The pivotal phase 3 AMBER study regarding the safety and efficacy of the investigational darunavir-based single tablet HIV regimen has achieved its primary endpoint.
*Updated on 10/30/2017 at 1:57 PM EST
Janssen Pharmaceuticals has announced that their phase 3 AMBER study has achieved its primary endpoint, which focused on virologic response rate. The investigational darunavir-based single tablet regimen (STR) has proved to be “non-inferior” to darunavir/cobicistat (D/C) plus emtricitabine and tenofovir disoproxil fumarate (F/TDF) in HIV-1-positive adults without previous treatment.
The safety and efficacy results of the 48-week phase 3 “randomized, double-blind, active-controlled, international, multi-center, non-inferiority study” will be presented this week at the 16th European AIDS Conference, being held in Milan, Italy, according to the press release.
In a recent interview with Contagion®, Magda Opsomer, MD, director and clinical leader of Infectious Diseases and Vaccines at Janssen Pharmaceutical Companies, in Belgium, explained why darunavir may be more beneficial than other HIV medications.
“Darunavir is a boosted protease inhibitor,” she explained, “And, what is special about it is that it has a very high genetic barrier to the development of resistance. This is very important when it comes to treating patients, because, as we know, resistance makes it more difficult to treat patients at the end.”
"Initially, DRV was approved for treatment-experienced patients and was taken twice a day with ritonavir as the boosting agent. The clinical development program conducted research to establish the efficacy and safety of using darunavir boosted with ritonavir in earlier lines of treatment with decreased dosing so that darunavir 800 mg with 100 mg ritonavir once a day is indicated in treatment naïve patients and treatment-experienced patients who are sensitive to darunavir. Additional work was done to show that cobicistat could replace ritonavir as the booster," Chloe Orkin, chair of the British HIV Association (BHIVA) and consultant physician at the Royal London Hospital told Contagion® via email correspondence.
The investigational single-tablet regimen consists 800 mg of darunavir, 150 mg of cobicistat, 200mg of emtricitabine, and 10 mg of tenofovir alafenamide (D/C/F/TAF).
For the AMBER study, investigators randomly assigned HIV-1 treatment-naïve patients into 2 groups to analyze the safety and efficacy of D/C/F/TAF compared with a control (which consisted of 2 separate medications: D/C plus F/TDF).
"The primary endpoint was to determine noninferiority in efficacy by evaluating the virologic response rate of D/C/F/TAF versus control at week 48 by assessing the proportion of patients that achieved a viral load [VL] of less than 50 copies per mL per FDA Snapshot analysis, at 48 weeks," Professor Orkin told Contagion®. At 48 weeks, the primary endpoint was reached. "At week 48, DCFTAF resulted in high rates of virologic suppression and was non-inferior to D/C plus F/TDF (91.4% D/C/F/TAF vs. 88.4 DC plus F/TDF). There were no darunavir, primary protease or TDF/TAF resistance-associated mutations that developed during the study or discontinuation due to CNS, renal or bone effects," Orkin said.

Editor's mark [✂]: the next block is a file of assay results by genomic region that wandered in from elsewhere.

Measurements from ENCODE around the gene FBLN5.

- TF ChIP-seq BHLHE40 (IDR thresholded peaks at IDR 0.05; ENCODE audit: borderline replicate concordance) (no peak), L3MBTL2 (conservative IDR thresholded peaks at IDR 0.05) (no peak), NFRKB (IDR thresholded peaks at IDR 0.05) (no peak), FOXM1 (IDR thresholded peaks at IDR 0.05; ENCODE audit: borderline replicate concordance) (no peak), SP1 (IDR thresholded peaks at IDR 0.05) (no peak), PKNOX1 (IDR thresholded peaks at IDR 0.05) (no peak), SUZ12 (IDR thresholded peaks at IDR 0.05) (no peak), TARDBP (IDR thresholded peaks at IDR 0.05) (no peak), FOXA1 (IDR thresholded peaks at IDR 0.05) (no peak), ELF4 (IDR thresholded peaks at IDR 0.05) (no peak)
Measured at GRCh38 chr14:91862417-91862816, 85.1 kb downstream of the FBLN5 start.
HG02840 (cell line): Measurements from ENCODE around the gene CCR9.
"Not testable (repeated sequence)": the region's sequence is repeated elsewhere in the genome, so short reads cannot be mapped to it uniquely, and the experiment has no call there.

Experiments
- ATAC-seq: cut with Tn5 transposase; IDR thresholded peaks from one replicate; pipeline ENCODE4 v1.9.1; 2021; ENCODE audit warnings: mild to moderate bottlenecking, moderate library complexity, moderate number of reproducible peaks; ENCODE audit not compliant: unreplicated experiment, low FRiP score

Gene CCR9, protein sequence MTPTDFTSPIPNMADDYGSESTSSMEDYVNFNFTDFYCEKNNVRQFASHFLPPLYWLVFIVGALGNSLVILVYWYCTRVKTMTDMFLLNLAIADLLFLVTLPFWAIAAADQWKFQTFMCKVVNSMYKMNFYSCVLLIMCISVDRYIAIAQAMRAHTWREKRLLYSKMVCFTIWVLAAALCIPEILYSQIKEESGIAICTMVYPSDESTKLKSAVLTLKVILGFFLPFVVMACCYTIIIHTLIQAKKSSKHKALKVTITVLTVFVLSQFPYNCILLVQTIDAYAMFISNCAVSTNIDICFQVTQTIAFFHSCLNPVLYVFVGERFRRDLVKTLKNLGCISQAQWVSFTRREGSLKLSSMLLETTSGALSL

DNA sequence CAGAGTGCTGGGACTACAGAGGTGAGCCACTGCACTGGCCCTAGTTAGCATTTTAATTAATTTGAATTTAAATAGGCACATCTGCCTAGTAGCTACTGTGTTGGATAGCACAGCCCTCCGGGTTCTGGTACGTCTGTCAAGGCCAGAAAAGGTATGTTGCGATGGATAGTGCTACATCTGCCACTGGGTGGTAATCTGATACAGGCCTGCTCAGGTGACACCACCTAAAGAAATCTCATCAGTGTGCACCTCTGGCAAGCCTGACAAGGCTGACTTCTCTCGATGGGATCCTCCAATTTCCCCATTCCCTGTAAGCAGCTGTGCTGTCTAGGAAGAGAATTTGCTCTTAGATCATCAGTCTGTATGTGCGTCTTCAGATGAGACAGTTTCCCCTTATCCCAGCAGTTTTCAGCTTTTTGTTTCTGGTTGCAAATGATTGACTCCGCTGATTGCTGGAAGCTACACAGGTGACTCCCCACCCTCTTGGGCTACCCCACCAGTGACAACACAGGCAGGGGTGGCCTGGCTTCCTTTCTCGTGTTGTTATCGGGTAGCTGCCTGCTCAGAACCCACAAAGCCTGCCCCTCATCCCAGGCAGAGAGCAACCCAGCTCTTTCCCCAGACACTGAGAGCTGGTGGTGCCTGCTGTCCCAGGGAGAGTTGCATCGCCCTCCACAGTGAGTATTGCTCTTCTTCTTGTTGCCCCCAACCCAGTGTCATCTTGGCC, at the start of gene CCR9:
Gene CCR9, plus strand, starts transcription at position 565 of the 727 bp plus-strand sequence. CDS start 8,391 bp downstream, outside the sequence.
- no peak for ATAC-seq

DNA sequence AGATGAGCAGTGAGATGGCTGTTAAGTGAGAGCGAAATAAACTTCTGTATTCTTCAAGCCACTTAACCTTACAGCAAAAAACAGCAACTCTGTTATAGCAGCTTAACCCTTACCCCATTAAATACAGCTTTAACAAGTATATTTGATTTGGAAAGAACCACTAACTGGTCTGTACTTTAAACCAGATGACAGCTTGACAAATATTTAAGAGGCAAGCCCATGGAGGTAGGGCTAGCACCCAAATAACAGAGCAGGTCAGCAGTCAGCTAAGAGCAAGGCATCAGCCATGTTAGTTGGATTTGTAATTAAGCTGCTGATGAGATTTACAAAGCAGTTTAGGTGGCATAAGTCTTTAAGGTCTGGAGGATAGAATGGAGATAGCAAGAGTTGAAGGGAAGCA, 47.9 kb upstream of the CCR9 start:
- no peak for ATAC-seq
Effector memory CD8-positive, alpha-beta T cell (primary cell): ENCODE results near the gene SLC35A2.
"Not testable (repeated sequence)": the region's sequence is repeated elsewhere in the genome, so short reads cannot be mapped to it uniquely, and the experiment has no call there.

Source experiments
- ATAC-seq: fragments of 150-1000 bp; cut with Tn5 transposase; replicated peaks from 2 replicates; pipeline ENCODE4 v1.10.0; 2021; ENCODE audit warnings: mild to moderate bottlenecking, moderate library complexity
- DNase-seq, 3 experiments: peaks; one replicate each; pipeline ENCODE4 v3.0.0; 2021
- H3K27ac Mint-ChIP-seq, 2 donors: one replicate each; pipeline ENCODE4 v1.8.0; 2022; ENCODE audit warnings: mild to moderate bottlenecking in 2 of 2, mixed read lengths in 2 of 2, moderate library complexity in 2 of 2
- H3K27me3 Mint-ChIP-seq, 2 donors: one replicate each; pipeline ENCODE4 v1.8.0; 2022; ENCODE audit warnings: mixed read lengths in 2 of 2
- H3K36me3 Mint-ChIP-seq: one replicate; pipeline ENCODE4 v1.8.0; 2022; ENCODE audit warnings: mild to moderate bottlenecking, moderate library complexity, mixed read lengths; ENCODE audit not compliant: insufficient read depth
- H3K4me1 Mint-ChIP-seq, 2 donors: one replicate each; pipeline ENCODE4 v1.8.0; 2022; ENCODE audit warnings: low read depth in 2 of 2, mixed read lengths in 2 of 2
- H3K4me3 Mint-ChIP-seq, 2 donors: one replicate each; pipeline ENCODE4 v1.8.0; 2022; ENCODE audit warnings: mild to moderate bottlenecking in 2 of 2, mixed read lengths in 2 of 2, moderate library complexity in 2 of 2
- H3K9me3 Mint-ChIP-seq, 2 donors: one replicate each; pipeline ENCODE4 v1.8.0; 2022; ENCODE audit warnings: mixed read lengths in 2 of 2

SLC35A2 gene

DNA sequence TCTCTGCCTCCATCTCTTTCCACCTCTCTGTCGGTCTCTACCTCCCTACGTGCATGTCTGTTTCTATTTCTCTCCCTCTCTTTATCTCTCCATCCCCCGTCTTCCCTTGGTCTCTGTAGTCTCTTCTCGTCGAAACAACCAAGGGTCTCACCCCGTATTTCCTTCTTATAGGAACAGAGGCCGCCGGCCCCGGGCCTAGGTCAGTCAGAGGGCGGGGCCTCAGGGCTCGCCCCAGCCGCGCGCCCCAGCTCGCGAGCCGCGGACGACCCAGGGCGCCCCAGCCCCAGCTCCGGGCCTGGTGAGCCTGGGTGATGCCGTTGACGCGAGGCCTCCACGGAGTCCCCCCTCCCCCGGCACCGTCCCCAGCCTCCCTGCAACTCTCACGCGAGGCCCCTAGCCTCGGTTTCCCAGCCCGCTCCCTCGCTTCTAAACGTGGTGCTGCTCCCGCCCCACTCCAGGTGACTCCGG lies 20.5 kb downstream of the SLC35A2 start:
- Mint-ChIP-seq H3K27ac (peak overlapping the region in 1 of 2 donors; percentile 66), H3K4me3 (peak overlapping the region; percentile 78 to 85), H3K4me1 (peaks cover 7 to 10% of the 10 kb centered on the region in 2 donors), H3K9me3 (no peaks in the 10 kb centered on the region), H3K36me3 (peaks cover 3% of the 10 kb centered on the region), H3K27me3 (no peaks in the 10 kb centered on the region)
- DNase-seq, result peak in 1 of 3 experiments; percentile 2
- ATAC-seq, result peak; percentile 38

In addition, the investigational STR proved to have more favorable bone and renal safety parameters compared with the control. "There were few serious adverse events and favorable bone and renal tubular safety outcomes, which were consistent with the safety profile of TAF," Professor Orkin said.
“The 48-week AMBER results demonstrated that if approved in the United States, the investigational darunavir-based STR—combining the durability and high genetic barrier to resistance of darunavir with the safety profile of TAF—could provide a complete and simplified regimen for treatment-naïve patients who may struggle with adherence, and in turn, face the risk of developing drug resistance,” Rick Nettles, MD, vice president of Medical Affairs at Janssen Infectious Diseases shared in the press release.
A new drug application was filed for the STR for treatment of HIV-1 infected adults and pediatric patients 12 years of age and older on September 22, 2017. The European Commission approved the STR to treat adults as well as those aged 12 and older (with a body weight of at least 40 kg) who have HIV-1 infection.
"The 48-week AMBER study results in treatment-naïve patients further build on the growing clinical data set and demonstrate the safety and efficacy of darunavir in a once-daily, single-pill dosing regimen. It follows the recent presentation of pivotal Phase 3 EMERALD study results at IDWeek, which evaluated switching to D/C/F/TAF vs. continuing treatment with a boosted PI plus F/TDF in HIV-1 positive, virologically suppressed adults," Professor Orkin told Contagion®.